When Aaron asked in his post for “Words English needs but doesn’t have,” I thought of a Wolof word to add to the list, but I don’t know how to spell it. enday san? n’day san?
The word is used for expressing sympathy, but much more than an “I’m sorry.” It’s like a combination between “I’m sorry,” “I feel for you,” and “That’s too bad.”
It’s a good for tossing around if someone stubs his or her toe or loses his or her life’s fortune.
I don’t know how to spell it because when I was learning Wolof as a Peace Corps volunteer in The Gambia, Wolof was mostly an oral language and not widely written. Therefore, the two Wolof language trainers had their own versions of spelling and kept harping at those of us learning Wolof to listen instead of whining, “We’re Americans. We’re visual learners. Write it on the board.”
I still know what the word listen is in Wolof, but I don’t know how to spell that either.
Most of the Wolof I know, I never saw in a written format. I added vocabulary and phrasing over my two years of service by asking questions, writing words the way I thought they sounded and paying attention to context clues.
As a health education volunteer, I mostly learned health related conversations. I can whip out the “road to good health” talk on cue, but as for writing it down correctly, forget about it.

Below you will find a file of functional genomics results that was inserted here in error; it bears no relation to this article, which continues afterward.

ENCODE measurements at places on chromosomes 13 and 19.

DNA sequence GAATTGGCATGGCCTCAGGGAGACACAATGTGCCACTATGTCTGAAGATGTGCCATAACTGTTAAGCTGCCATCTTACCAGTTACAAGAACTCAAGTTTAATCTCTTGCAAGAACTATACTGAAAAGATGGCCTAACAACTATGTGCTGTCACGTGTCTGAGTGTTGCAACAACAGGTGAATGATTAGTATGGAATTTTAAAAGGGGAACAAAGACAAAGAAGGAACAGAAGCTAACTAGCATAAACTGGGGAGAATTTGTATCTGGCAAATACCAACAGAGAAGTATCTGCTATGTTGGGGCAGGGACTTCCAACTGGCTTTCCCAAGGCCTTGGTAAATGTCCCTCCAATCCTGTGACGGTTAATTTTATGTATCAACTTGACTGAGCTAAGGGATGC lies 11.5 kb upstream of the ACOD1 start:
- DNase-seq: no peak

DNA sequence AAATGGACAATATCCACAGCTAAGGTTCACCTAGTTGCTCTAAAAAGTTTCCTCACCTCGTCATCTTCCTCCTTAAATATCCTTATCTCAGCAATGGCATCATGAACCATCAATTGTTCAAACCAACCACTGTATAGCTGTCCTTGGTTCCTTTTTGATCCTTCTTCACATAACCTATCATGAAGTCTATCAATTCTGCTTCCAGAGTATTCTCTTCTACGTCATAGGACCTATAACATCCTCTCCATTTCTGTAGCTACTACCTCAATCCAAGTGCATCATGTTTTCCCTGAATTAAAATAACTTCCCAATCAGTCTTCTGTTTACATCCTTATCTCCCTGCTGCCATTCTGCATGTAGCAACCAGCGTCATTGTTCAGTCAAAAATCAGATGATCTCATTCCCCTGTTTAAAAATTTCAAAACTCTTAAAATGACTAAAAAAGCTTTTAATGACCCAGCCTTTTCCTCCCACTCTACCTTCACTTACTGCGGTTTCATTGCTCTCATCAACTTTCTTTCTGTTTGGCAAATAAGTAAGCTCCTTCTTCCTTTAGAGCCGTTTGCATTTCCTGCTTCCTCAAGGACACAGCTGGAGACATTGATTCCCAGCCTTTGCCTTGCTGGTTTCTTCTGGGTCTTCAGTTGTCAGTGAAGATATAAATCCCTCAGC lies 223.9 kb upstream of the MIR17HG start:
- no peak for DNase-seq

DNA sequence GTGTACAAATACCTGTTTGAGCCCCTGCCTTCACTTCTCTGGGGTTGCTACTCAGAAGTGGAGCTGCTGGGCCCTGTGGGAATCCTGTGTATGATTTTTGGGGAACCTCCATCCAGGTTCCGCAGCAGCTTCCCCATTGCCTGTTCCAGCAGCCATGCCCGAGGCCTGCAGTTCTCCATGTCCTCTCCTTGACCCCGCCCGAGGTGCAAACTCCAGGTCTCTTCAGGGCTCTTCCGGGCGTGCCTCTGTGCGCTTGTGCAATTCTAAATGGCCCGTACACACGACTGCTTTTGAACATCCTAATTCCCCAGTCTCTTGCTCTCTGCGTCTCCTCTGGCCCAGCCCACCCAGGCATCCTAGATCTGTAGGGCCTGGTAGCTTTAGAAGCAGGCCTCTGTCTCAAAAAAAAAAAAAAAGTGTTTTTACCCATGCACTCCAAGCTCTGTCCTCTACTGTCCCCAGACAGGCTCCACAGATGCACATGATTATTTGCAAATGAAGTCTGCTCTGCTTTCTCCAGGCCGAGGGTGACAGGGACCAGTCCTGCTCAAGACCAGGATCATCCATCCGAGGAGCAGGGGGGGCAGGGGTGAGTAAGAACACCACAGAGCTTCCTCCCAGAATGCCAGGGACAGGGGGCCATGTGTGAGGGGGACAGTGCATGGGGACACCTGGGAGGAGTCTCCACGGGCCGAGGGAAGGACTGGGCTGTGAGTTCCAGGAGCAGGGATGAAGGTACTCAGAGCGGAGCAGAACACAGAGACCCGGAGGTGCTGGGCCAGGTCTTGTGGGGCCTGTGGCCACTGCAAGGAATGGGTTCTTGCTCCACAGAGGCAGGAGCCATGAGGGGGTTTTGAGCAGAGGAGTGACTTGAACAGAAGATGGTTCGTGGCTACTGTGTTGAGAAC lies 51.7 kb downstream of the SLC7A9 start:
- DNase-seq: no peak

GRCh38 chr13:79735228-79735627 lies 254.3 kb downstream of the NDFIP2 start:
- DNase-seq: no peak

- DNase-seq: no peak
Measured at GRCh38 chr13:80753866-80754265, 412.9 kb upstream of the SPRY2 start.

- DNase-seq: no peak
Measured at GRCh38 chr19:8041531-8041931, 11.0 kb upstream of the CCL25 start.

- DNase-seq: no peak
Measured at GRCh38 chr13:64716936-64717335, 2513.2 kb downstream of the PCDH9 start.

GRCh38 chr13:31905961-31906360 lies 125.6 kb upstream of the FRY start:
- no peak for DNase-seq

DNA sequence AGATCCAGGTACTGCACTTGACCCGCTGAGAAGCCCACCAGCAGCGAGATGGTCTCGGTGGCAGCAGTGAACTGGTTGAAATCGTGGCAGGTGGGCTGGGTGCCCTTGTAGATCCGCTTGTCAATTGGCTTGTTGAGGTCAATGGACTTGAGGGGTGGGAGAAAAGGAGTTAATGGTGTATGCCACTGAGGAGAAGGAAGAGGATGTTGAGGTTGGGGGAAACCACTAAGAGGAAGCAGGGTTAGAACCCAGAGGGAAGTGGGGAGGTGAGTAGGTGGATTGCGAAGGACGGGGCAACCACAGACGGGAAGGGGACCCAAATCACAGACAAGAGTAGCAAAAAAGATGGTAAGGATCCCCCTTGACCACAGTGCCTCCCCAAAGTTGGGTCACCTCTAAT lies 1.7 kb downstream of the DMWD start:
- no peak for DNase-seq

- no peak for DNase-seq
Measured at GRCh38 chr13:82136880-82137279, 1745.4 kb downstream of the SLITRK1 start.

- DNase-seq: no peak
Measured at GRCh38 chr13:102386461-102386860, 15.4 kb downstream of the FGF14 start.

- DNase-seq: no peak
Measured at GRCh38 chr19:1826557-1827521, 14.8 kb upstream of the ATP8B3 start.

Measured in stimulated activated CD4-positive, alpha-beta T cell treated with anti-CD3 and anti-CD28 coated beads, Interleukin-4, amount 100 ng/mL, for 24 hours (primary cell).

When Aaron asked for the word list, I did a Google search to see if I’d find some answers. Although I didn’t find n’day san, or whatever it is, I did find this online course for learning Wolof.
Wolof, spoken in The Gambia, Senegal and Mauritania, is grammatically easy and flexible. There’s one section of the Web site with audio samples. If you can pick up a few words, you’ll so delight vendors that you’ll be able to bargain like a champ.
What is one of the most important words to learn? Jërejëf “Thank-you.” That is the correct spelling. I learned it from the Web site. Click on the word to hear how it sounds.
For those of you who find books handy, the one in the picture is one I came across in my search. Here’s the link with the description.